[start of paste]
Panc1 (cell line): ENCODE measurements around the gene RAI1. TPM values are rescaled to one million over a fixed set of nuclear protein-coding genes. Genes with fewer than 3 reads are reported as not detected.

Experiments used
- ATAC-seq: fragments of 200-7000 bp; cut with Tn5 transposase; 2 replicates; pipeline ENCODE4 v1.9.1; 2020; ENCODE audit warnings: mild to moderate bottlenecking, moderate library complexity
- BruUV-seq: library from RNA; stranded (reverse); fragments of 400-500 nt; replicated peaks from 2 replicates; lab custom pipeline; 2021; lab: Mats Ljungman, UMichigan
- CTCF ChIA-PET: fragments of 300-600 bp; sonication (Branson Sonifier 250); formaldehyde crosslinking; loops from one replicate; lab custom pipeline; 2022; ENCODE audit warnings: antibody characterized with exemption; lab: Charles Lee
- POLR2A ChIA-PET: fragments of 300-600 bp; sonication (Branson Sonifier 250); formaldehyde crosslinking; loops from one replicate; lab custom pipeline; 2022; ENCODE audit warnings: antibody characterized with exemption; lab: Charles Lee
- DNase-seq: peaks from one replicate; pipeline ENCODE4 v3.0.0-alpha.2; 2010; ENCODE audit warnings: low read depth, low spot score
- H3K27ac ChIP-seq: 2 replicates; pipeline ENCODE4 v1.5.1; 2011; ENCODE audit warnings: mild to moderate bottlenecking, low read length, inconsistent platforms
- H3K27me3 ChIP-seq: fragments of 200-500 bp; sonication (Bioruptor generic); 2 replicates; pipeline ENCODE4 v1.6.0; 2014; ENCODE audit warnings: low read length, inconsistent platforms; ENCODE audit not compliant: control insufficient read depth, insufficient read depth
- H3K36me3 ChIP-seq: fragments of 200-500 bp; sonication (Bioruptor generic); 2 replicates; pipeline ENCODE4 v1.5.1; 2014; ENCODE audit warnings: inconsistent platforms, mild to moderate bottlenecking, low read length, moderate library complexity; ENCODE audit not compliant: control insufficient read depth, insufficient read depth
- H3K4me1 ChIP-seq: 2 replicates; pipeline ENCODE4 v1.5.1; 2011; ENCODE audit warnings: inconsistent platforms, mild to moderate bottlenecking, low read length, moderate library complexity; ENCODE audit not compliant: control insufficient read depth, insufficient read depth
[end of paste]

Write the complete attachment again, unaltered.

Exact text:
Panc1 (cell line): ENCODE measurements around the gene RAI1. TPM values are rescaled to one million over a fixed set of nuclear protein-coding genes. Genes with fewer than 3 reads are reported as not detected.

Experiments used
- ATAC-seq: fragments of 200-7000 bp; cut with Tn5 transposase; 2 replicates; pipeline ENCODE4 v1.9.1; 2020; ENCODE audit warnings: mild to moderate bottlenecking, moderate library complexity
- BruUV-seq: library from RNA; stranded (reverse); fragments of 400-500 nt; replicated peaks from 2 replicates; lab custom pipeline; 2021; lab: Mats Ljungman, UMichigan
- CTCF ChIA-PET: fragments of 300-600 bp; sonication (Branson Sonifier 250); formaldehyde crosslinking; loops from one replicate; lab custom pipeline; 2022; ENCODE audit warnings: antibody characterized with exemption; lab: Charles Lee
- POLR2A ChIA-PET: fragments of 300-600 bp; sonication (Branson Sonifier 250); formaldehyde crosslinking; loops from one replicate; lab custom pipeline; 2022; ENCODE audit warnings: antibody characterized with exemption; lab: Charles Lee
- DNase-seq: peaks from one replicate; pipeline ENCODE4 v3.0.0-alpha.2; 2010; ENCODE audit warnings: low read depth, low spot score
- H3K27ac ChIP-seq: 2 replicates; pipeline ENCODE4 v1.5.1; 2011; ENCODE audit warnings: mild to moderate bottlenecking, low read length, inconsistent platforms
- H3K27me3 ChIP-seq: fragments of 200-500 bp; sonication (Bioruptor generic); 2 replicates; pipeline ENCODE4 v1.6.0; 2014; ENCODE audit warnings: low read length, inconsistent platforms; ENCODE audit not compliant: control insufficient read depth, insufficient read depth
- H3K36me3 ChIP-seq: fragments of 200-500 bp; sonication (Bioruptor generic); 2 replicates; pipeline ENCODE4 v1.5.1; 2014; ENCODE audit warnings: inconsistent platforms, mild to moderate bottlenecking, low read length, moderate library complexity; ENCODE audit not compliant: control insufficient read depth, insufficient read depth
- H3K4me1 ChIP-seq: 2 replicates; pipeline ENCODE4 v1.5.1; 2011; ENCODE audit warnings: inconsistent platforms, mild to moderate bottlenecking, low read length, moderate library complexity; ENCODE audit not compliant: control insufficient read depth, insufficient read depth